Harmony of Interests, Theory of
Harmony of Interests, Theory of
one of the basic dogmas of the school of vulgar political economy. The best-known representatives of this theory were F. Bastiat in France and H. C. Carey in the USA. Bastiat, whom Karl Marx described as “the most banal and therefore the most successful representative of the vulgar-economic apologetic” (K. Marx and F. Engels, Soch., 2nd ed., vol. 23, p. 18), tried to prove that the bourgeois society was “the best, the most perfect, the most solid, the most universal, and the most just of all associations.” Disclaiming the contradictions and class antagonisms of capitalism, Bastiat depicted bourgeois society as a harmonious entity, based on mutual rendering of services. He denied the objective essence of value, which is created in the process of production of wares. The value, or simply the cost, according to Bastiat’s terminology “is the relation between two service exchanges.” These “services,” according to Bastiat, are rendered not only by the workers but also by capitalists and landowners. In his view, the income of the capitalists, their profits, are the rewards for deferring the use of the capital; the land rent, he believed, was a percentage on capital invested in the land as a reward for the services of the landowner and his ancestors in the cultivation and improvement of the land. Bastiat enlarged his idea of economic harmony to embrace production, as well as relations of distribution of bourgeois society. In his opinion, the capitalist’s share in a given product falls, while the share of the workers grows. The only thing that can break this harmony is the interference of the state in the economic relations of people. He advocated unlimited freedom of competition and free enterprise, that is, a development of capital that is in no way hindered.
Another variation of this theory of the harmony of interests came from the USA. Its exponent was Carey. He not only defended capitalism but also justified slavery as it existed in the southern USA. Carey tried to demonstrate the presence in bourgeois society of a complete harmony of real and genuine interests. He relied on “the law of distribution” as the basis of his theory. In his writings he maintained that this law, of all the laws established by science, is very likely the best, since its effect is to establish a full harmony of the true and real interests of the different classes of human society (Principles of Social Science, vol. 3, New York, 1859, p. 113). The foundation of this theory of the “identity of interests” of the proletariat and the bourgeoisie, was built by Carey on an erroneous, unproven assumption, as if in capitalistic society the wages increased together with the increase of the productivity of labor of effort and consequently the differences in the economic conditions of the worker and the capitalist become smaller. By drawing, in luminous colors, the situation of the Negroes on the plantations, Carey tried to establish the presence of a harmony of interests of slaves and their owners.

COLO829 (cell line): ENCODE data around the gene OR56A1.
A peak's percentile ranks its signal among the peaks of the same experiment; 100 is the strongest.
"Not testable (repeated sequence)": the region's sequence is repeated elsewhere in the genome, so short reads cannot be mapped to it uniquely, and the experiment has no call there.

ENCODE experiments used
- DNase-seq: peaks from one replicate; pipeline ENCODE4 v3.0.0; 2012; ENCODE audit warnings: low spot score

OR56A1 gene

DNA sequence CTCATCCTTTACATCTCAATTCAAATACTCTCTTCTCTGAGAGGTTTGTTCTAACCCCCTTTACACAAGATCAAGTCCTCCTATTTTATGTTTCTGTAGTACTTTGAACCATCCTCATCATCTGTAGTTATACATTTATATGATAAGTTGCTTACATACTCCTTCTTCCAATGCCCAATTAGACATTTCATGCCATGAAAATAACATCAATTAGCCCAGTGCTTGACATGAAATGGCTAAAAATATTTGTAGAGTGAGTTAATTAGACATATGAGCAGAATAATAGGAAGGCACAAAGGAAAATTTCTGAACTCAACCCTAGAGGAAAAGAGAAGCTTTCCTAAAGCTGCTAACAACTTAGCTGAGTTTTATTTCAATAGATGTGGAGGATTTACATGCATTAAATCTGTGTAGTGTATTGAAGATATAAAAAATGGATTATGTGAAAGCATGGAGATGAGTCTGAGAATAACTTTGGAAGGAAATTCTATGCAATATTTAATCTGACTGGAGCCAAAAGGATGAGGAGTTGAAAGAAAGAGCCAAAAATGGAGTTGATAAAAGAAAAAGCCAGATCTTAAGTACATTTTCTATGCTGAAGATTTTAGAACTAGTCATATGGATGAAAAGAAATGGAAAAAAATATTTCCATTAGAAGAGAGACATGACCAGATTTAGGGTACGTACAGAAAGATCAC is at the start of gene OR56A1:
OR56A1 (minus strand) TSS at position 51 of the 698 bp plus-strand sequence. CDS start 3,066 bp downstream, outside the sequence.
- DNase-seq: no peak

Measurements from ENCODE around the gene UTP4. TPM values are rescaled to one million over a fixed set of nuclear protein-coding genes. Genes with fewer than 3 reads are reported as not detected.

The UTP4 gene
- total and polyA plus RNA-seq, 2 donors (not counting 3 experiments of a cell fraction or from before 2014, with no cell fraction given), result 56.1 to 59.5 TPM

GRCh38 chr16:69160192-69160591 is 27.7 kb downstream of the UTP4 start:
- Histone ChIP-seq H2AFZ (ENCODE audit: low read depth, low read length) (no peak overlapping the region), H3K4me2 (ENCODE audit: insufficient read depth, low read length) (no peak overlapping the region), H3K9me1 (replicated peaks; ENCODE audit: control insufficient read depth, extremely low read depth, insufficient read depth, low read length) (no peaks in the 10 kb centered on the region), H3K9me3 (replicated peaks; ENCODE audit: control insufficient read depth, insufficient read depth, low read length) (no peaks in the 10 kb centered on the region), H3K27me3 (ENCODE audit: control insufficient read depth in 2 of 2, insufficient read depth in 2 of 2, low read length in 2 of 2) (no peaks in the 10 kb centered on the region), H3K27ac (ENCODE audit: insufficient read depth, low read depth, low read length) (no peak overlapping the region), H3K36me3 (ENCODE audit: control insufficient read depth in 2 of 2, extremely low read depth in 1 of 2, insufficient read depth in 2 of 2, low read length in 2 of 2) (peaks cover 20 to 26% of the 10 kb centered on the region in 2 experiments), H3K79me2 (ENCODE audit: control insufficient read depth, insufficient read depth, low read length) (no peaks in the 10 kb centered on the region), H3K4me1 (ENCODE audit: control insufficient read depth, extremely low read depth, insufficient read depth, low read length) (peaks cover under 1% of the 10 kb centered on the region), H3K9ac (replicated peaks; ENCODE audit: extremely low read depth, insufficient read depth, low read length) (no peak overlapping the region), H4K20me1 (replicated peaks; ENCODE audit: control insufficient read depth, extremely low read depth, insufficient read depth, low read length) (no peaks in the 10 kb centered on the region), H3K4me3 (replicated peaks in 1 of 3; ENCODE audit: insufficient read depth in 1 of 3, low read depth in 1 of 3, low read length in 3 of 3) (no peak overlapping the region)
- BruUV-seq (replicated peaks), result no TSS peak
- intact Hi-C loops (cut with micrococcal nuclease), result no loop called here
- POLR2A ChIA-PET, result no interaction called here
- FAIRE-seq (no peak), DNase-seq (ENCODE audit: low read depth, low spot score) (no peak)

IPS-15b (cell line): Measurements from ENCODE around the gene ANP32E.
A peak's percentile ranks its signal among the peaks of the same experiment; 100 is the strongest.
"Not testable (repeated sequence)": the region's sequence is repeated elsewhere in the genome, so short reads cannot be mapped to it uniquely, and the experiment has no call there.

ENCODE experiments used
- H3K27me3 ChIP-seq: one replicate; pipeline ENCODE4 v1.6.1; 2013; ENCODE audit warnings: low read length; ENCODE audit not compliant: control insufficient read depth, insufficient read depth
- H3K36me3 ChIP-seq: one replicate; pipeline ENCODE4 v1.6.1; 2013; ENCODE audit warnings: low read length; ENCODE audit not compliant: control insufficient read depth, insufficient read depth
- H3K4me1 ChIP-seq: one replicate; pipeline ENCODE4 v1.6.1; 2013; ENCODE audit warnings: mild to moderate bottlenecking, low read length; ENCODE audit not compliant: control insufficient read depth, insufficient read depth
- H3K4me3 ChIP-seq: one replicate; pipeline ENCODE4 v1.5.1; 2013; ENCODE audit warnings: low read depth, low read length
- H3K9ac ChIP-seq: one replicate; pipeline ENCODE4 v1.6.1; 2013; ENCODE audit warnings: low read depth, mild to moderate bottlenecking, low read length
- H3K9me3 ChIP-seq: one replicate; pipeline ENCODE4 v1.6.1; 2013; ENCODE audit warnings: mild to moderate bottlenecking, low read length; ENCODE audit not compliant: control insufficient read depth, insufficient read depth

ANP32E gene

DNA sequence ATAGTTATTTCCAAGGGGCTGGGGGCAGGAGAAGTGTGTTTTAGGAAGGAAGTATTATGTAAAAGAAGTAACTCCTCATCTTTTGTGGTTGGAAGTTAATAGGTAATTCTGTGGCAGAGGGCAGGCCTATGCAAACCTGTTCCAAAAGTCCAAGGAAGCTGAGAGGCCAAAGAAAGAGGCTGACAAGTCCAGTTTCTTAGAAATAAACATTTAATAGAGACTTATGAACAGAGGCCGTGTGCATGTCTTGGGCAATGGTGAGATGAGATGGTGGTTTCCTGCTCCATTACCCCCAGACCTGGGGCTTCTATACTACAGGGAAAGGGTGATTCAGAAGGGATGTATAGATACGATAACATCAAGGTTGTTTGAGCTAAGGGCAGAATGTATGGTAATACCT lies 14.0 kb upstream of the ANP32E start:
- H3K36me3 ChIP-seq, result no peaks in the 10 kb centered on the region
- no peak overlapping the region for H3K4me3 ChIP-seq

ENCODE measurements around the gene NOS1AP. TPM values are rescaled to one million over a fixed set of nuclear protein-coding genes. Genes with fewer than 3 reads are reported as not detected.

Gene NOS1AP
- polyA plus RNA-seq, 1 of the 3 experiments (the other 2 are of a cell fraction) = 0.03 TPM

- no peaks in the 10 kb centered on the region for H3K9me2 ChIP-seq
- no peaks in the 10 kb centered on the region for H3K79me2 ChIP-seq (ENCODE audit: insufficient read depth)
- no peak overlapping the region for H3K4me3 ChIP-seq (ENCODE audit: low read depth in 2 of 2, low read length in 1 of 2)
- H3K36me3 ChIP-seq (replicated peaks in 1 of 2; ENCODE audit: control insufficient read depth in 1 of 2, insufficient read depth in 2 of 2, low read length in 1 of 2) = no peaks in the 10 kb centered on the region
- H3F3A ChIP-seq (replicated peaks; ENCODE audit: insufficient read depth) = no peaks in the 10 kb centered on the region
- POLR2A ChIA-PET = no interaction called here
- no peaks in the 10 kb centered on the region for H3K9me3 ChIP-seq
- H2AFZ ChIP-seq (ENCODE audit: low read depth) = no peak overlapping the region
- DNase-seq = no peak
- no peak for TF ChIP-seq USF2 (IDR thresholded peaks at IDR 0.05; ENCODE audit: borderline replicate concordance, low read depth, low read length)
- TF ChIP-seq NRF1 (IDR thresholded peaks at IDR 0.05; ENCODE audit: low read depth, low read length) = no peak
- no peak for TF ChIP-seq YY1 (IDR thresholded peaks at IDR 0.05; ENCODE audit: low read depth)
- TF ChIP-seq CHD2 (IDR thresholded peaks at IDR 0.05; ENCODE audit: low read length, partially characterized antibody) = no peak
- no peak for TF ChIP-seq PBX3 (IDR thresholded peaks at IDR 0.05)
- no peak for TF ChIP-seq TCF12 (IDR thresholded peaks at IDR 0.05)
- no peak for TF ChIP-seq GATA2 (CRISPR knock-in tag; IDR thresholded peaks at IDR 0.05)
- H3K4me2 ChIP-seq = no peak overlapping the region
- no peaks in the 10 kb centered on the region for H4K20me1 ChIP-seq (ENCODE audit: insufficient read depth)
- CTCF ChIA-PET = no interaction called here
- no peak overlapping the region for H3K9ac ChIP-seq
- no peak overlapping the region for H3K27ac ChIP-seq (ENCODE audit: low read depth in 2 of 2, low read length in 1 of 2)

F. Walker (1840-97) also advocated the theory of the harmony of interests of the bourgeoisie and the proletariat. A representative of American bourgeois political economy of the second half of the 19th century, he maintained that profits were entirely created by entrepreneurs, because an increase in profits depended on the ability of the entrepreneur. The workers receive wages according to the production of their work. He did not see any discrepancy between the wages of the worker and the profit of the capitalist. The logical conclusion of Walker’s contention was his appeal for “peace in industry,” for “peaceful settlement of conflicts between workers and entrepreneurs.”
The American economist H. George maintained that economic crises, unemployment, and the poverty of the masses do not arise out of the laws of capitalism themselves but out of the violation of these laws, as a result of which the land falls into the hands of landowners; these landowners appropriate in the form of rent all the fruits of social production. The liberation of capitalism from these artificial disruptions, that is, the appropriation of rent by the bourgeois state, could supposedly provide a “harmony of work and capital” and eliminate the crises of overproduction and the poverty of the masses.
Other followers of the theory of the harmony of interests were M. Wirth and E. Dühring in Germany and N. Kh. Bunge in Russia.
The idea of the harmony of interests, which was born out of vulgar political economy, was interpreted and continued by bourgeois political economy of the 20th century. It became the main part of the apologetic conception of maximum productivity, the aim of which was to conceal the antagonistic contradictions of contemporary capitalism. According to the contentions of one of the better-known advocates of this conception, the American economist J. B. Clark, there is no exploitation in the capitalist society, but rather a cooperation of different classes, participating together in production and dividing the income according to the productivity of the particular factor of production (labor or capital) possessed by each. On these ideas of the harmony of the class interests rest the contemporary apologetic conceptions of “cooperation,” the “social partnership,” “people’s” capitalism, “collective” capitalism, and so on, which are aimed at giving a theoretical basis to the “popular” character of contemporary capital and at convincing the toiling masses of the necessity of upholding it.
REFERENCESMarx, K. Kapital, vol. 1. K. Marx and F. Engels, Soch., 2nd ed., vol. 23, pp. 18, 70, 91, 92, 204, 419, 545.
Marx, K. “Kari i Bastia.” Ibid., vol. 46, part 1.
Chernyshevskii, N. G. Izbrannye ekonomicheskie proizvedeniia, vol. 2. Moscow 1948. Page 546.
Al’ter, L. B. Burzhuaznaia politicheskaia ekonomia SShA. Moscow, 1961. Chapter 4.
N. V. OPARIN